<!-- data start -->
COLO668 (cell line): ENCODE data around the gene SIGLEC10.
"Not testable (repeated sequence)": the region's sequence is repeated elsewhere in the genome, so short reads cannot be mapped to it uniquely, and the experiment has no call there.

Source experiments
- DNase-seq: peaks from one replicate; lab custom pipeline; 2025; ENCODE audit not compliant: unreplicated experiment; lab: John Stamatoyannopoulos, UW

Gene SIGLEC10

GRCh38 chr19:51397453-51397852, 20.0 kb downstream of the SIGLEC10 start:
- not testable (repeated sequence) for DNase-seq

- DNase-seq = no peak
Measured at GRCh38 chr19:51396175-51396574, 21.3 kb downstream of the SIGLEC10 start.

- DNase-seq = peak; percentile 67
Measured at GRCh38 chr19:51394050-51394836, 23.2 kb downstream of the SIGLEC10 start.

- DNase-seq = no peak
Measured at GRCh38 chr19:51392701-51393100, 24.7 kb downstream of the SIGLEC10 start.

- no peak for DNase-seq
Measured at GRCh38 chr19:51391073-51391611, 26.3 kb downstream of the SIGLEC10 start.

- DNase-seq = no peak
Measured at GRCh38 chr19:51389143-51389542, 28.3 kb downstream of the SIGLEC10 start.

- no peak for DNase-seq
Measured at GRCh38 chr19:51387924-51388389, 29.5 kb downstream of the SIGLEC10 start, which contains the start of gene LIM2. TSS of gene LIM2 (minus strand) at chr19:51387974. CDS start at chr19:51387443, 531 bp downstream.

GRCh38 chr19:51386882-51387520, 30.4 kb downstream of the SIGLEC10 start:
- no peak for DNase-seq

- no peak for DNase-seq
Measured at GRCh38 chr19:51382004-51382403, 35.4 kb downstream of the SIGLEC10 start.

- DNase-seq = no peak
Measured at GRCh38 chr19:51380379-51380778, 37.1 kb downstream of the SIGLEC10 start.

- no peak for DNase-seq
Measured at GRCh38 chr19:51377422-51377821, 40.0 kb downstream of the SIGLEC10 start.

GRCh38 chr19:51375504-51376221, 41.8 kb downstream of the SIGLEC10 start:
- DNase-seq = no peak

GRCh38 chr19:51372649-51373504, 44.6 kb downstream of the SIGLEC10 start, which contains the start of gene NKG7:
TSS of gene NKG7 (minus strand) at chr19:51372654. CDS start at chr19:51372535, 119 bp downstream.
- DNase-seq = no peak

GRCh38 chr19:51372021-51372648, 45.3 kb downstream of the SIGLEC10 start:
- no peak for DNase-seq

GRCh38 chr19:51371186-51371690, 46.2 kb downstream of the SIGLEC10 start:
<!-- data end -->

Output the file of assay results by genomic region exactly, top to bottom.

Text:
COLO668 (cell line): ENCODE data around the gene SIGLEC10.
"Not testable (repeated sequence)": the region's sequence is repeated elsewhere in the genome, so short reads cannot be mapped to it uniquely, and the experiment has no call there.

Source experiments
- DNase-seq: peaks from one replicate; lab custom pipeline; 2025; ENCODE audit not compliant: unreplicated experiment; lab: John Stamatoyannopoulos, UW

Gene SIGLEC10

GRCh38 chr19:51397453-51397852, 20.0 kb downstream of the SIGLEC10 start:
- not testable (repeated sequence) for DNase-seq

- DNase-seq = no peak
Measured at GRCh38 chr19:51396175-51396574, 21.3 kb downstream of the SIGLEC10 start.

- DNase-seq = peak; percentile 67
Measured at GRCh38 chr19:51394050-51394836, 23.2 kb downstream of the SIGLEC10 start.

- DNase-seq = no peak
Measured at GRCh38 chr19:51392701-51393100, 24.7 kb downstream of the SIGLEC10 start.

- no peak for DNase-seq
Measured at GRCh38 chr19:51391073-51391611, 26.3 kb downstream of the SIGLEC10 start.

- DNase-seq = no peak
Measured at GRCh38 chr19:51389143-51389542, 28.3 kb downstream of the SIGLEC10 start.

- no peak for DNase-seq
Measured at GRCh38 chr19:51387924-51388389, 29.5 kb downstream of the SIGLEC10 start, which contains the start of gene LIM2. TSS of gene LIM2 (minus strand) at chr19:51387974. CDS start at chr19:51387443, 531 bp downstream.

GRCh38 chr19:51386882-51387520, 30.4 kb downstream of the SIGLEC10 start:
- no peak for DNase-seq

- no peak for DNase-seq
Measured at GRCh38 chr19:51382004-51382403, 35.4 kb downstream of the SIGLEC10 start.

- DNase-seq = no peak
Measured at GRCh38 chr19:51380379-51380778, 37.1 kb downstream of the SIGLEC10 start.

- no peak for DNase-seq
Measured at GRCh38 chr19:51377422-51377821, 40.0 kb downstream of the SIGLEC10 start.

GRCh38 chr19:51375504-51376221, 41.8 kb downstream of the SIGLEC10 start:
- DNase-seq = no peak

GRCh38 chr19:51372649-51373504, 44.6 kb downstream of the SIGLEC10 start, which contains the start of gene NKG7:
TSS of gene NKG7 (minus strand) at chr19:51372654. CDS start at chr19:51372535, 119 bp downstream.
- DNase-seq = no peak

GRCh38 chr19:51372021-51372648, 45.3 kb downstream of the SIGLEC10 start:
- no peak for DNase-seq

GRCh38 chr19:51371186-51371690, 46.2 kb downstream of the SIGLEC10 start: